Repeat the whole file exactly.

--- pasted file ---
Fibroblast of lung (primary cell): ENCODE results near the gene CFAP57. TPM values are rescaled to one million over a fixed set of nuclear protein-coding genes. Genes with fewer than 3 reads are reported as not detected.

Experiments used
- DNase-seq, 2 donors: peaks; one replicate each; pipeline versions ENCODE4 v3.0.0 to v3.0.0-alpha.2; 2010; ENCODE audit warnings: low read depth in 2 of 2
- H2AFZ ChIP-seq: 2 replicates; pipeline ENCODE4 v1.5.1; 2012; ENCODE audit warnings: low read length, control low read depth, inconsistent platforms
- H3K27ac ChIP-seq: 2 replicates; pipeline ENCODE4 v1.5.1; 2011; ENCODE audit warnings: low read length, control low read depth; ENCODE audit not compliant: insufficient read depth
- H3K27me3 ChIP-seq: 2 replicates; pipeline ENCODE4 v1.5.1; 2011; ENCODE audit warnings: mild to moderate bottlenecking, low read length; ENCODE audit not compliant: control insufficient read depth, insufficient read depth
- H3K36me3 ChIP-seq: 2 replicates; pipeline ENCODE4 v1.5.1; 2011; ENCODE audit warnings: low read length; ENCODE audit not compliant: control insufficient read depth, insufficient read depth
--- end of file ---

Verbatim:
Fibroblast of lung (primary cell): ENCODE results near the gene CFAP57. TPM values are rescaled to one million over a fixed set of nuclear protein-coding genes. Genes with fewer than 3 reads are reported as not detected.

Experiments used
- DNase-seq, 2 donors: peaks; one replicate each; pipeline versions ENCODE4 v3.0.0 to v3.0.0-alpha.2; 2010; ENCODE audit warnings: low read depth in 2 of 2
- H2AFZ ChIP-seq: 2 replicates; pipeline ENCODE4 v1.5.1; 2012; ENCODE audit warnings: low read length, control low read depth, inconsistent platforms
- H3K27ac ChIP-seq: 2 replicates; pipeline ENCODE4 v1.5.1; 2011; ENCODE audit warnings: low read length, control low read depth; ENCODE audit not compliant: insufficient read depth
- H3K27me3 ChIP-seq: 2 replicates; pipeline ENCODE4 v1.5.1; 2011; ENCODE audit warnings: mild to moderate bottlenecking, low read length; ENCODE audit not compliant: control insufficient read depth, insufficient read depth
- H3K36me3 ChIP-seq: 2 replicates; pipeline ENCODE4 v1.5.1; 2011; ENCODE audit warnings: low read length; ENCODE audit not compliant: control insufficient read depth, insufficient read depth